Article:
It’s the first day of pre-k and your little one is showing signs of separation anxiety. It’s a new environment with people that he doesn’t know and doesn’t trust yet. Your child clings to you like you are the last life vest on a sinking ship.  How do you help your child cope with and overcome separation anxiety? 

First things first and the number 1 thing that you need to understand – separation anxiety is completely NORMAL! No matter what others tell you. Children will go through this, it doesn’t mean that there is anything wrong with your child.  I want to share our son’s experience with entering pre-k this past fall and how we helped him cope and overcome his separation anxiety. Our son had been cared for at home for the first four years of his life. He was always in a comfortable environment with people he has always known and trusted.  For weeks we had been building up school to him and initially he was very excited to start school, but a few days in the excitement wore off and soon he was not interested in staying in school.  We started to notice that his anxiety was rising day by day. A couple of weeks into September we began to implement techniques to set him at ease. 

 

Like I said above we talked to him about school well before the school year started. We took him on a couple of tours of the school, by the time the first day of school came around he was familiar with the classroom and knew where he would be in September. TIP: When looking for a pre-school program make sure to find a school that will let you visit as often as you like and that your child can come too. In this way once school starts at least your child already knows the space (or has knowledge of the space).  

When visiting, ask the teachers and staff how they deal with separation anxiety and how they support families during this process.  Once school starts if your child begins to show signs of anxiety, talk to your child’s teacher and see if the teacher has any suggestions. They deal with this year after year and many times can be a great resource.  

The first thing we did once we noticed that our son was having an issue was to get him books related to dealing with separation.  My son really took to the Llama Llama books.  Specifically Llama Llama Misses Mama.  TIP: Children’s book help your child relate, seek books on the topic, use reading time as teaching moments. We bought other books, which seemed to help too, find one that your child really connects to. Our son had us read the same book over and over almost every night.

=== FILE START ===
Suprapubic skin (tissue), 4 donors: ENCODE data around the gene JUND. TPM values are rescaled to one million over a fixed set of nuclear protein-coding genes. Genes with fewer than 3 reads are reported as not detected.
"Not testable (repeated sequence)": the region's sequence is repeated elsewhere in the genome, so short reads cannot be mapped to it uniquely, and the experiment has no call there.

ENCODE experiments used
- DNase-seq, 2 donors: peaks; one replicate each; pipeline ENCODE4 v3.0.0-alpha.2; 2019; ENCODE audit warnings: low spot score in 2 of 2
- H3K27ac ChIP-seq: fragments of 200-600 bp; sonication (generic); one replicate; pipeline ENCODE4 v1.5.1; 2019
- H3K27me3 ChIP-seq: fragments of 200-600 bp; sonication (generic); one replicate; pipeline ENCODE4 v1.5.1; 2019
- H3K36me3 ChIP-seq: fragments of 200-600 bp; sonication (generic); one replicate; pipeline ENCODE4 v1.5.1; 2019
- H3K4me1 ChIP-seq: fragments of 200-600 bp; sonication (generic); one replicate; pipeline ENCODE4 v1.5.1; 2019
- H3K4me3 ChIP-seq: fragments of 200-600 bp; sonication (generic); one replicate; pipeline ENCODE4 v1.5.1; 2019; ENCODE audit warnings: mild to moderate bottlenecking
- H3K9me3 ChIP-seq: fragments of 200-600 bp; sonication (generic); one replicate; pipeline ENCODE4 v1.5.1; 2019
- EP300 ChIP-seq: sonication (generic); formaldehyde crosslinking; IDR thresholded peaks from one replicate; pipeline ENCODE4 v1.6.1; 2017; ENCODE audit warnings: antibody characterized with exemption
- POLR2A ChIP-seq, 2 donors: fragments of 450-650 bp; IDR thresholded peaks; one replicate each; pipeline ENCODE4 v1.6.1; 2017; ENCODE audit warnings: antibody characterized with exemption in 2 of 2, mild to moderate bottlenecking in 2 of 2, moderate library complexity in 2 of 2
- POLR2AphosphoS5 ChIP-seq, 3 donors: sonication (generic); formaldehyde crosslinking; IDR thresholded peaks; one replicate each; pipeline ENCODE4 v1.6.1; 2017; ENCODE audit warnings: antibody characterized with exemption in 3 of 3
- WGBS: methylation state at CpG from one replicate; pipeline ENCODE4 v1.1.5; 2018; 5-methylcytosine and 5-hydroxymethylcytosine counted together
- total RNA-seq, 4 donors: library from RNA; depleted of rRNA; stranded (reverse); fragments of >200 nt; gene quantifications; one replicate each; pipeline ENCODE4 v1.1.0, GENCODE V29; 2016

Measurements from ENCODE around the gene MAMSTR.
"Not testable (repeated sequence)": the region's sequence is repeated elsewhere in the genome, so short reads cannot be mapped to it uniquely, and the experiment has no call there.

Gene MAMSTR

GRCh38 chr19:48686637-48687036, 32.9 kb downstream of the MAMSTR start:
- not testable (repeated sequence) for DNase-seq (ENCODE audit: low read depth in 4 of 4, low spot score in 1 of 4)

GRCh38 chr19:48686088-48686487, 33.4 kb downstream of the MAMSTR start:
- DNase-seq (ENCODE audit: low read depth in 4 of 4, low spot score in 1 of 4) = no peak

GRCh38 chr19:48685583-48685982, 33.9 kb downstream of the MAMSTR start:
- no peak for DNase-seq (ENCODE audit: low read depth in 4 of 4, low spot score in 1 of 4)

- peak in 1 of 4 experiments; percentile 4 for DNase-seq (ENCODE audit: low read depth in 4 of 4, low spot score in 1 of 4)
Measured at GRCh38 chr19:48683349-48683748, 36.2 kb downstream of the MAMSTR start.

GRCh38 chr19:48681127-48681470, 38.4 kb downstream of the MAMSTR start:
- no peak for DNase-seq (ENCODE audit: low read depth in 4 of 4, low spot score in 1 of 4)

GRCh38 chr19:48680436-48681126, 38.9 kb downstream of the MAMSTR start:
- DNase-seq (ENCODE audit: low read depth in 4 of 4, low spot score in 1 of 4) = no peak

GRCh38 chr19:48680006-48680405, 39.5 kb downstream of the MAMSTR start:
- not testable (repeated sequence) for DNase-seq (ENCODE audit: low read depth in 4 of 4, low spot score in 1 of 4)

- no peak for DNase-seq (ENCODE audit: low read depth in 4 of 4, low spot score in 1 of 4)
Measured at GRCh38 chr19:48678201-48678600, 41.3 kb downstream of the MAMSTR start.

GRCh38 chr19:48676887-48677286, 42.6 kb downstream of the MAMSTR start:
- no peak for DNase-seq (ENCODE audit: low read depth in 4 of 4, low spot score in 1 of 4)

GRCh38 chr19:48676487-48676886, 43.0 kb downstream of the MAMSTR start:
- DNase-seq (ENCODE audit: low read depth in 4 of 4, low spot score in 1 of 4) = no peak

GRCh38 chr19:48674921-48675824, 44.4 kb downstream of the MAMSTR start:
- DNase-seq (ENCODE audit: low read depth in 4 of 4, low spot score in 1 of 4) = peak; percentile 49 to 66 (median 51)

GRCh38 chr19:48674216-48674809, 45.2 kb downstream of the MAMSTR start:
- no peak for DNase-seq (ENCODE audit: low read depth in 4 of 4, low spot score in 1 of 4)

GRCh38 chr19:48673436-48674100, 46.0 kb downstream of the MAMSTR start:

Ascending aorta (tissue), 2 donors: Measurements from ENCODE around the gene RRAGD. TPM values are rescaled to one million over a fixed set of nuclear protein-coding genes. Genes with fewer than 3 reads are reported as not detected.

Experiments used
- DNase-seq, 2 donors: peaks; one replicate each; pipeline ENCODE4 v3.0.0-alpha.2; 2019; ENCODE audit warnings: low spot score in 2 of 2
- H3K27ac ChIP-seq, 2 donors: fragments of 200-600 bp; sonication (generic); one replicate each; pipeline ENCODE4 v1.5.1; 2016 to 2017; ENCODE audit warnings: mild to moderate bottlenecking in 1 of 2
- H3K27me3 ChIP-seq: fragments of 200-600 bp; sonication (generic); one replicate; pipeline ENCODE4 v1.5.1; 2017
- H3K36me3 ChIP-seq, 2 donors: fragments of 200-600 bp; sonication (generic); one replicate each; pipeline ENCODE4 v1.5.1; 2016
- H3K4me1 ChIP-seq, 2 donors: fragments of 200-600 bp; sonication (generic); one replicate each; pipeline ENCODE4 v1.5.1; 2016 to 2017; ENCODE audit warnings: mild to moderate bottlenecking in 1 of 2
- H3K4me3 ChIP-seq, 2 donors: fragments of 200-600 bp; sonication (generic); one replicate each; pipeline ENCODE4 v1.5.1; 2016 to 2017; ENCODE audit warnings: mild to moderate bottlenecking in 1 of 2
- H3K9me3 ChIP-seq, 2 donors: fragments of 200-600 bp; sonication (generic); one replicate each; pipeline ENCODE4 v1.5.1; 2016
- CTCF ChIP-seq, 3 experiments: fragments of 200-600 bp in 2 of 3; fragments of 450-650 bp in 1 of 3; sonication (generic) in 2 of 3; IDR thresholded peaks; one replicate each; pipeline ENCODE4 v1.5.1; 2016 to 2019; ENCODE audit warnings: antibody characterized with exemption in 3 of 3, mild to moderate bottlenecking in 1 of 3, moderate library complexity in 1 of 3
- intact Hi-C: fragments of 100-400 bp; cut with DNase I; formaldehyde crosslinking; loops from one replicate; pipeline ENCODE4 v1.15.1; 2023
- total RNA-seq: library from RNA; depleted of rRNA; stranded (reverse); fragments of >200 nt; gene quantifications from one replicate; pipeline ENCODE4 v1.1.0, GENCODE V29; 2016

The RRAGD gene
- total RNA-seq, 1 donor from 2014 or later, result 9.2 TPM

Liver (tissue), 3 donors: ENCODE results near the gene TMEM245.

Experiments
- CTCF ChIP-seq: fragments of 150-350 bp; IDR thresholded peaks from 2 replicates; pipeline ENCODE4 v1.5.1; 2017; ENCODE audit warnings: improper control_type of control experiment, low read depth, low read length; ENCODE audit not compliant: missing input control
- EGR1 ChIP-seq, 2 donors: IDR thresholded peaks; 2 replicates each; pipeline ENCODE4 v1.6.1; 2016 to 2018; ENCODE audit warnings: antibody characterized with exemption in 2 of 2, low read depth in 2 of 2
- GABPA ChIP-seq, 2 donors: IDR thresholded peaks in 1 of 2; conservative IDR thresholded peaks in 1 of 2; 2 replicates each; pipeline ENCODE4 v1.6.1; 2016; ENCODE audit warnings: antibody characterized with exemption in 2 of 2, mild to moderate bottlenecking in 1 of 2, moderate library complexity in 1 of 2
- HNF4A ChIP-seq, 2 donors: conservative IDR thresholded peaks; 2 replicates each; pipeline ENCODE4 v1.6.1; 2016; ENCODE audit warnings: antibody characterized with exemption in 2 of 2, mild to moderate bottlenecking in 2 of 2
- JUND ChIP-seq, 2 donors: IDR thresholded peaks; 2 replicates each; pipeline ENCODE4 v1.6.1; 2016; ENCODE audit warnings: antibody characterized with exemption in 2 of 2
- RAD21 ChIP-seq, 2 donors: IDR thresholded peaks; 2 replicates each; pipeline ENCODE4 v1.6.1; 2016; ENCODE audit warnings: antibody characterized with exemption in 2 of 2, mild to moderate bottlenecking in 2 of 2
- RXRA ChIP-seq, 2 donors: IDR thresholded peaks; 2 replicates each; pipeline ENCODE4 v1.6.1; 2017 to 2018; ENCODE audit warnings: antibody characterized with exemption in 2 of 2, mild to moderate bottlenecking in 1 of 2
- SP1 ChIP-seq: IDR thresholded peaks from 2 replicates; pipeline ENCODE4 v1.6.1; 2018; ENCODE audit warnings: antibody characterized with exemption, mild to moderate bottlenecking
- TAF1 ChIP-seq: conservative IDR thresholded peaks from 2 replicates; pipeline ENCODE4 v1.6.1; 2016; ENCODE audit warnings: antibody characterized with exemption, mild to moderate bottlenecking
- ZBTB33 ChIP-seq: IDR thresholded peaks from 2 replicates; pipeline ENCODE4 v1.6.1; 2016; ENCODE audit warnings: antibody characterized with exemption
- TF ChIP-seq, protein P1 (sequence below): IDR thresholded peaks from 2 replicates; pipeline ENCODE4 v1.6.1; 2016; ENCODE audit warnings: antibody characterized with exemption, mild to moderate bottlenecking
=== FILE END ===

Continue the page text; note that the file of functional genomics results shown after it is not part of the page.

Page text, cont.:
Our son’s teacher then suggested we bring in a picture of our family for our son to look at every time he missed us.  Ask your child’s teacher if this would be okay. TIP: Take a family photo and put it in your child’s backpack or lunch box. In retrospect I wish I would have asked all these questions before school started, it would have been devastating if we would have not been given options or support from the school and teachers.  Make sure that you find a school that embraces the overall wellbeing of your child.

We were also allowed to send a stuffy to school with him. A special buddy that he could hold onto whenever he was feeling lonely or sad or missing his parents. TIP: Get a small bear or favorite comforting item for your child to hold throughout the day.  This was very helpful for our son. 

Our son got to the point that most mornings he did not want me to leave the classroom during morning drop off. The teacher allowed me to stay with him and settle him down for a few minutes (about 10-15 minutes each morning). Over several months I cut the time I spent with him in the morning down until eventually he didn’t need me to stay with him at all.  TIP: Comfort your child for a few minutes if this will help him, then slowly start cutting the time you are with him.

Another big thing that helped our son was having mornings that were not rushed, giving him enough time to get ready and leisurely make our way to school. The less stress he felt the easier it was for him to get to school. TIP: Give yourself enough time to prepare for your day. Try to get as much done the night before as possible and don’t be in a rush in the morning. Eventually all these actions helped our son.

But the biggest thing that helped was having PATIENCE and just giving our son time to adjust and being very understanding and supportive. Acknowledging his feelings and letting him know that it was okay to be scared of a new environment and being left with people that he didn’t know.  Remember that this stage will not last forever. Whatever you do, do not lose your calm and patience. Don’t let anyone tell you that he/she should not be crying day after day in class. I repeat, it is normal! Even children that have been in daycare before going to school experience separation anxiety. Even if it goes on for months, don’t lose it, hang in there and continue with your routine. Continue to talk to your child about his or her feelings about school. Continue to show support and love. 

At the end of the year our son has adapted extremely well to school. He cried for several months, but now-a-days those are rare instances.  There will still be some tough days but know that the separation anxiety does not last forever.

I’ve put together a free printable with all my tips – I hope this helps any parent who’s child might be going through separation anxiety. If anyone has more tips please feel free to drop in the comments!

 

 

0

Comments

comments

You May Also Like

Leave a Reply

Your email address will not be published. Required fields are marked *